While there are many bonsai styles available for bonsai enthusiasts there are five basic bonsai styles. Although there are many variations to the five basic styles, they are the foundation for all other bonsai styles.
FORMAL UPRIGHT STYLE – Chokkan
The most basic of all bonsai styles is the formal upright. It is the easiest and most suitable style for beginners because it requires minimal pruning, less vigorous wiring and experimentation. The formal upright bonsai style is as its name suggests, the tree trunks stands straight with the branches in a horizontal position at the side. Usually, the tree has a conical shape and the longest horizontal branches are at the base tapering off in length higher up the trunk. In choosing a bonsai for the formal upright style, it is important to find one that has a straight trunk and an even distribution of leaves and branches. The best option is to select a tree with the biggest branch, which should also be the lowest one starting approximately up at a third of the tree’s height. Any branch that is lower than the one-third position must be pruned because these will divert from the general style. While the aim of the formal upright style is to achieve some balance with the tree, it does not mean that it must be balanced. Several of the most popular species for Chokkan bonsai style are Junipers, Pines and Maples.
INFORMAL UPRIGHT STYLE – Moyogi
The Informal Upright style is similar to the formal upright in terms of the arrangement of the branches. The lower branches are longer but they taper off at the top. The difference is in the position of the trunk where the trunk at the top bends somewhat towards the front. The bend gives the notion that the tree is moving and swaying slightly in the wind. The majority of bonsai trees are usually slanted, which makes the informal upright the most commonly used bonsai style. The slightly bent trunk augments the look of the tree and this makes it the ideal bonsai style for most deciduous trees, though Coniferous or even fruit trees. can be used. This style is similar to the formal upright so the biggest and lowest branch should start at about one- third up the height of tree’s trunk and followed by pruning of the foliage. I like Maples and Pomegranates in this style. Japanese White Pine, Black Pine and Beech and Crab Apple are also well suited to the Moyogi style.
SLANTING STYLE – Shakan
In the Slanting Style, the trunk has a sharp slant in one direction, with the biggest and lowest branch spreading out in the opposite direction of the trunk. In nature, many trees grow slanted and are sometimes called leaners. Many factors cause trees to have a slight bend. These factors include the tendency of the tree to grow towards the sunlight or the effect from the wind or gravity. The slanted bonsai style gives the impression that the tree is old and strong. Similar to both formal and informal style, the lowest branch in the slanted style begins one-third up the trunk’s height with the branches usually arranged in sets of three. Species suited to the shakan style include Juniper, Spruce, Olive, and various pine including the Japanese White & Black Pines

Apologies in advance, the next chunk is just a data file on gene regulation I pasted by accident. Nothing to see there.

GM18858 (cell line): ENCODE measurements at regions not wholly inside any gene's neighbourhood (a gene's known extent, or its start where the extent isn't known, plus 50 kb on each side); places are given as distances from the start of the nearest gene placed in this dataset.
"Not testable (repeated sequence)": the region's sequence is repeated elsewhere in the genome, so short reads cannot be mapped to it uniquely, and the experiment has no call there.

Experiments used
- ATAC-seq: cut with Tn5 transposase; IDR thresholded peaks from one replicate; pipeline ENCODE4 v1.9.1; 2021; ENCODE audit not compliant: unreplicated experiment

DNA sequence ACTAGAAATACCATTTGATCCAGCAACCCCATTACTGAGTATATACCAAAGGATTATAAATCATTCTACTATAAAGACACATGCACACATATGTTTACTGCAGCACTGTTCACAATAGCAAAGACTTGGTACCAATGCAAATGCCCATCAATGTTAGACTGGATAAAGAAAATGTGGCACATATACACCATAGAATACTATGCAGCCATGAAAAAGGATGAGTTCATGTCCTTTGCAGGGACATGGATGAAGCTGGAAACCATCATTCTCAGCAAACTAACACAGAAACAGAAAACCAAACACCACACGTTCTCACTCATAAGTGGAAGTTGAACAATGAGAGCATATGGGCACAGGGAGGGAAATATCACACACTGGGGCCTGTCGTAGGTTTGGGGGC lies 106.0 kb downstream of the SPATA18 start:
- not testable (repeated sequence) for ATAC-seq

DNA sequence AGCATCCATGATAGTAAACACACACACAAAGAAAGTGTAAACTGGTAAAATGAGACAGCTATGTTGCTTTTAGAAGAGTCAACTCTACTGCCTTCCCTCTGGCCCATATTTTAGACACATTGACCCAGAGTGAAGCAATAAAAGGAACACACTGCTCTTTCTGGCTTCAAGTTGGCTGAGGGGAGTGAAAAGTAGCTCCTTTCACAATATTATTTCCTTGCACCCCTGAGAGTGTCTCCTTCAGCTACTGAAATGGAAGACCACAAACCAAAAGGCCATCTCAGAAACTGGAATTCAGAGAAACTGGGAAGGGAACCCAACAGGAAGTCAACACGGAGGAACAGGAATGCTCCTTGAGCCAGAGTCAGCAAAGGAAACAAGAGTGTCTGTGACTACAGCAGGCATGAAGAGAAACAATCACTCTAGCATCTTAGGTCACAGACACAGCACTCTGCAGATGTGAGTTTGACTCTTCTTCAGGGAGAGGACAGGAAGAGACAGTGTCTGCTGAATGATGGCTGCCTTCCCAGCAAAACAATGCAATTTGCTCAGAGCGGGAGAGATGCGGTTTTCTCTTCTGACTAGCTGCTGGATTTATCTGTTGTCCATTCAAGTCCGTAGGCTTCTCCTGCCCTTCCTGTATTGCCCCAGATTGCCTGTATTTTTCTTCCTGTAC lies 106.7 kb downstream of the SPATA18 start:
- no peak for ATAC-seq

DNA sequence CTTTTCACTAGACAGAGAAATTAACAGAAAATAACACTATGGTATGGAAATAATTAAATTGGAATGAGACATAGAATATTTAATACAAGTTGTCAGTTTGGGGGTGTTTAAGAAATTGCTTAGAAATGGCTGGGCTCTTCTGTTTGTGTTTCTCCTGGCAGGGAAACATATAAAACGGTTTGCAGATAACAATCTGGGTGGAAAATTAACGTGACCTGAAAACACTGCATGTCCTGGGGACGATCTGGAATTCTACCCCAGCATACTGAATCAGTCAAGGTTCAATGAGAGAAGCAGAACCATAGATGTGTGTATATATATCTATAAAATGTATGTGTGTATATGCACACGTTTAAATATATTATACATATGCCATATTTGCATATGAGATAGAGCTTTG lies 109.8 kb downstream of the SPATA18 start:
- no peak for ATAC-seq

FULL CASCADE STYLE – Kengai
The Full Cascade Style creates a beautiful and distinctive look resembling a tree growing downwards on an embankment or on the face of a cliff. In the cascade style, the trunk begins to grow vertically but changes its position abruptly by turning downwards to touch the bottom of the pot or even below the pot. To get the cascade style, the pot with the tree is usually placed at the edge of a stand or a table so that the branches can grow down creating a cascading look. In general, all the leaves of the tree are below the edge of the surface of the soil. Training in the cascade style usually takes a longer time than the slanting because the cascade style requires training that defies nature, i.e. we train the tree to grow downwards while the tree will always want to grow skywards. Many experts deem the most suitable species for the Kengai style are Wisteria, Oak, Ponderosa Pine and Conifers.
SEMI-CASCADE STYLE – Han-Kengai
The Semi-Cascade style is similar to the full cascade but the bend in the trunk is less dramatic. In this style, the branches fall below the surface of the soil but they never fall below the base of the pot. It is easier to train your bonsai tree in the semi cascade style than the cascade. Though there are many species to suit the Han Kengai style, some of the common species are Juniper, various Pine, Crab Apple, Cherry and Ficus.
With the availability of so many bonsai styles, how do you pick one? Quite simple, you have the option to pick and shape a species to a style of your own preference, which gives you the opportunity to create your own unique bonsai art. Since a bonsai style depends on the shape and look of the tree achieved by means of training, you should pick a style that matches with the tree’s natural design. Choosing one of the top five bonsai styles discussed here should make your first bonsai experience a more enjoyable one. For more information, feel free to contact us! Happy Bonsai Growing!